We were moved by (among others) Ibn Warraq on “Why I Am Not a Muslim” –
this is also the Russell-inspired title of his book from Prometheus. He
told me that BR is a pervasive influence in that work and that he
intends to join the BRS.

At lunch we were treated to another delightful and well-informed
performance by the good Lord himself, personified by Trevor Banks of the
Humanist
Association of Canada. Trevor comes to look more like BR all the time.

The afternoon session included four papers: James Alouf (Sweet
Briar College) spoke on “Russell and the Teaching of History.” He
had new things to say even after old timers noted that this was the
third BRS talk on this popular topic in the past 16 or 17 years. John
Shosky (American University) addressed “Bertrand Russell on Power,”
particularly discussing the contemporary relevance of his thinking about
organizations. He acknowledged work on the book Power presented
to the BRS in previous years by Peter Stone. Catherine Kendig, a
graduate student at American University, read Victoria Patton’s paper on
“Russell’s Theory of Judgment.” This paper won the 1997 BRS student
paper prize, but Victoria, from the University of Western Australia,
could not attend. She is a student of Stewart Candlish. We will publish
this paper in the BRS Quarterly (under the new editorship of John Shosky).

Peter Stone (University of Rochester) gave a stimulating talk on “Russell’s Political Thought: What’s Ethics Got to Do with
It?” He examined the unified theory of ethics and politics that Russell offered in one of his last works of political theory, Human Society in Ethics and Politics.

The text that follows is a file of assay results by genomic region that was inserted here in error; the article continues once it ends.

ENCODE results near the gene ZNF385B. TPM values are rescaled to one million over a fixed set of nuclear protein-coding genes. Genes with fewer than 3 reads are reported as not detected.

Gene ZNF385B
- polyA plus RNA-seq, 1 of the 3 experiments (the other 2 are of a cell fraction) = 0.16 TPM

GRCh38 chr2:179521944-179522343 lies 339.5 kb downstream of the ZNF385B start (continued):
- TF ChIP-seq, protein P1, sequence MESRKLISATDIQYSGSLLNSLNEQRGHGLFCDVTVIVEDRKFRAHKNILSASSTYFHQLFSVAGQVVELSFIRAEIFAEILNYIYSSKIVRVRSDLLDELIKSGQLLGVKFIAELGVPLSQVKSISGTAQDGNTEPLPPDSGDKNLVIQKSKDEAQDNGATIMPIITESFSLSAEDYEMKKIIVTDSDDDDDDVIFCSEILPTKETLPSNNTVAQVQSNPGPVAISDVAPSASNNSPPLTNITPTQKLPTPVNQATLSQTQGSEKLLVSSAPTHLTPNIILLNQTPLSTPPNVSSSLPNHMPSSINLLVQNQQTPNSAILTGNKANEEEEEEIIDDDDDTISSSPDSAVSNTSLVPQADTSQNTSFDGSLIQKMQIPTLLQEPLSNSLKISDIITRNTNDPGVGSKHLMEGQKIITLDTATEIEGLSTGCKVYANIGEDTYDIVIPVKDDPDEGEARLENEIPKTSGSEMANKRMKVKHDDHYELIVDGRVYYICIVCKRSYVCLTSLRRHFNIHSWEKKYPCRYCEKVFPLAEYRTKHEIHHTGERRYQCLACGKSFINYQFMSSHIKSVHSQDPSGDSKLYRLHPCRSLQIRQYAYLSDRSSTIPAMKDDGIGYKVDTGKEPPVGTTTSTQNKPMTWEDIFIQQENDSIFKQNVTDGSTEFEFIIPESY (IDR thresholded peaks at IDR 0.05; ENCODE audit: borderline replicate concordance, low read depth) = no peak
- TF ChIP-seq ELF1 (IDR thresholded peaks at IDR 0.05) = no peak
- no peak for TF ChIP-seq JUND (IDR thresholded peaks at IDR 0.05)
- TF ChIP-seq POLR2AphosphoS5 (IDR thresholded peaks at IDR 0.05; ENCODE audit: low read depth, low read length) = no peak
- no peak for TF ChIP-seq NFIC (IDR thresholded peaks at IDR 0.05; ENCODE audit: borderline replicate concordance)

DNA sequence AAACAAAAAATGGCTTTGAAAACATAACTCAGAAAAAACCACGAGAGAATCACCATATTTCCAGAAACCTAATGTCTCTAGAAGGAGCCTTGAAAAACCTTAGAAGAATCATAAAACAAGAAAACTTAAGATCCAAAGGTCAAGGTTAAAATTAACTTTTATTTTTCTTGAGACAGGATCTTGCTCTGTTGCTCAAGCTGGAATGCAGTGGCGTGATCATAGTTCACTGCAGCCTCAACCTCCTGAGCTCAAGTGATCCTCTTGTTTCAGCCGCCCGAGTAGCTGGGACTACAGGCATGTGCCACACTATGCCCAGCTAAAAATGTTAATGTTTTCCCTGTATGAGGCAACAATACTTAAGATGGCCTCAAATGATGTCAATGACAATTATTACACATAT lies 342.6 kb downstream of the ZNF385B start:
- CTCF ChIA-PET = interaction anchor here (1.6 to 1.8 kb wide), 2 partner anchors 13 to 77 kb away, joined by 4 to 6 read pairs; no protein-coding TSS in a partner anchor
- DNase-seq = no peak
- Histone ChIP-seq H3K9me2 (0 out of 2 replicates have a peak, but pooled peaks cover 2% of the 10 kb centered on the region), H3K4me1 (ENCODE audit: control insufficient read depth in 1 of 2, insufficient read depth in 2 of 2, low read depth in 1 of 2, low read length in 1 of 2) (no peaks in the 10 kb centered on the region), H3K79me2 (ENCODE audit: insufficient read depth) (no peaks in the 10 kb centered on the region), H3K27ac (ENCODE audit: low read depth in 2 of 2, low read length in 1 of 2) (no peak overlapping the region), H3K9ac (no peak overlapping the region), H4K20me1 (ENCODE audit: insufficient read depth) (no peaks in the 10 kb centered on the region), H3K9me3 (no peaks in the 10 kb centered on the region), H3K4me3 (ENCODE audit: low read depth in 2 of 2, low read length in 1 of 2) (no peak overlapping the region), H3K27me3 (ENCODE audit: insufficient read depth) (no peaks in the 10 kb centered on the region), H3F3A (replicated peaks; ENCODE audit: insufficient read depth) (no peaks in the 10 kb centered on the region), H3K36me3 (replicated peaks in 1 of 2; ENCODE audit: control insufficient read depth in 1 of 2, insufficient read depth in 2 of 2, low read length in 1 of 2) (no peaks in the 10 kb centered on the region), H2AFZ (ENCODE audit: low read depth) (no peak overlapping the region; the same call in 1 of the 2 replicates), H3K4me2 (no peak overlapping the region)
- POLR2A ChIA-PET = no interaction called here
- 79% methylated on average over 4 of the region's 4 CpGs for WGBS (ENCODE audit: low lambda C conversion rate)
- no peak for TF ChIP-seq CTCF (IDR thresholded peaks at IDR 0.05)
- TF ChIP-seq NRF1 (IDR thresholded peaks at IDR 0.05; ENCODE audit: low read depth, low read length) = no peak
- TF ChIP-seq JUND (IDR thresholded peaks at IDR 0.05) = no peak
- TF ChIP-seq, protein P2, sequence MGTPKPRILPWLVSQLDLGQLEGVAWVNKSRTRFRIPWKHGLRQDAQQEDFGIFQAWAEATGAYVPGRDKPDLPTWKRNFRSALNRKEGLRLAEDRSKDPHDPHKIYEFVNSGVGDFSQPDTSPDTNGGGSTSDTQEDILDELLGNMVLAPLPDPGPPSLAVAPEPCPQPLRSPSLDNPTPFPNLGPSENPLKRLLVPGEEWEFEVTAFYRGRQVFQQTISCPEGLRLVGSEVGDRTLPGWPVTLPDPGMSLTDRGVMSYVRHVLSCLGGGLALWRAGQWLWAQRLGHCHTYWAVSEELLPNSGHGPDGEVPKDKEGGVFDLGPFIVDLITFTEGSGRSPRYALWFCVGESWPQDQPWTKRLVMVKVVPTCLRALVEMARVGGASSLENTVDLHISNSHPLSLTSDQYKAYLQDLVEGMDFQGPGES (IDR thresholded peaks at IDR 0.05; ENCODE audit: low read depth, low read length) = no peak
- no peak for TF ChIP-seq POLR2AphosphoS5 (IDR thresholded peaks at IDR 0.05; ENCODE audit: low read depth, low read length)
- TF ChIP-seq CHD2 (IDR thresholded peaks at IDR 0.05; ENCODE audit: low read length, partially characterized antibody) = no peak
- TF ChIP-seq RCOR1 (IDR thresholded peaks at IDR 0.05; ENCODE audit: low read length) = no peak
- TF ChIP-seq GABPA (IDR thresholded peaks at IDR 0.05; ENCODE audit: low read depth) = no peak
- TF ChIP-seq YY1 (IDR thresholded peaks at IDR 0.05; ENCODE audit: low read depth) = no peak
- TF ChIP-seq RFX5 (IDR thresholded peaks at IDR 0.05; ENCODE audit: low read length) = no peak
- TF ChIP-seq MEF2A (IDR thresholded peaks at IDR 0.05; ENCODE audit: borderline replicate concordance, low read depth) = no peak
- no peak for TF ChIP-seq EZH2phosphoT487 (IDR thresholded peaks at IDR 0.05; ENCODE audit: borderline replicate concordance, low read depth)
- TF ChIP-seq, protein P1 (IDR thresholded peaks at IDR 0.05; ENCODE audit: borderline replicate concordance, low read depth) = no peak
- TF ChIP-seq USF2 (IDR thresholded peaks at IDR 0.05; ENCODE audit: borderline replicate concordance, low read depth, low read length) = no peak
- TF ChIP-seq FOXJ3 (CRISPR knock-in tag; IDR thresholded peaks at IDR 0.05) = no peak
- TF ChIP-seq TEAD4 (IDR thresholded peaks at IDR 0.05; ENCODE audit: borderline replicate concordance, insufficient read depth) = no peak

This theory is grounded in a theory of good very similar to
utilitarianism. The primary difference is that Russell replaces
“utility” with “desire satisfaction.” Peter then examined both the
coherence and the relevance of the theory of the good. While the
conclusions he offers are rather preliminary, he believes that a
coherent version of the theory runs the risk of irrelevancy. In other
words, a coherent version of the theory might not be capable of
providing guidance to a person as to how to act which any person
(including Russell himself) might have reason to follow.

An annual highlight was the Red Hackle Hour preceding the banquet
on Saturday night. Chairman Michael Rockier made some appropriate
Russellian
remarks in a brief after-dinner address.

On Sunday, the BRS conducted meetings of its Board and of the
Society at which, among other things, it was resolved to plan a meeting
for Tampa or
St. Petersburg, Florida at the end of May 1998. That will be our 25th
annual meeting. Jan Eisler will host this meeting.

The last official BRS presence at this joint gathering was when
John Lenz was flattered to introduce Paul Kurtz for his valedictory
address on
“The Future of Humanism.” Paul Kurtz (who is bouncing back from
triple-bypass surgery) is a past recipient of the annual BRS Award for
work in Russell’s spirit.

It was a great pleasure as always to come together to express our
shared values and interests. This event was largely organized by the
indefatigable Tim Madigan of Free Inquiry magazine, whom we thank
again along with the entire staff of the Center for Inquiry! By the
way, I should repeat that the BRS offers a half-price initial membership
to anyone who attended this conference.

P.S. On a personal note, the presence of the CFA was a special
delight to me. I was a founding faculty co-sponsor of the Agnostic and
Atheist Student
Group at Texas A&M University (where it was and still is sorely
needed) and (anecdotes omitted) this group spawned the Internet Infidels
now extremely ably run (elsewhere) by Jeff Lowder. (I knew my presence
there was in line with some higher purpose.) Check out their
mega-resource, the Secular Web, at: www.infidels.org.

John Lenz, President

Bertrand Russell Society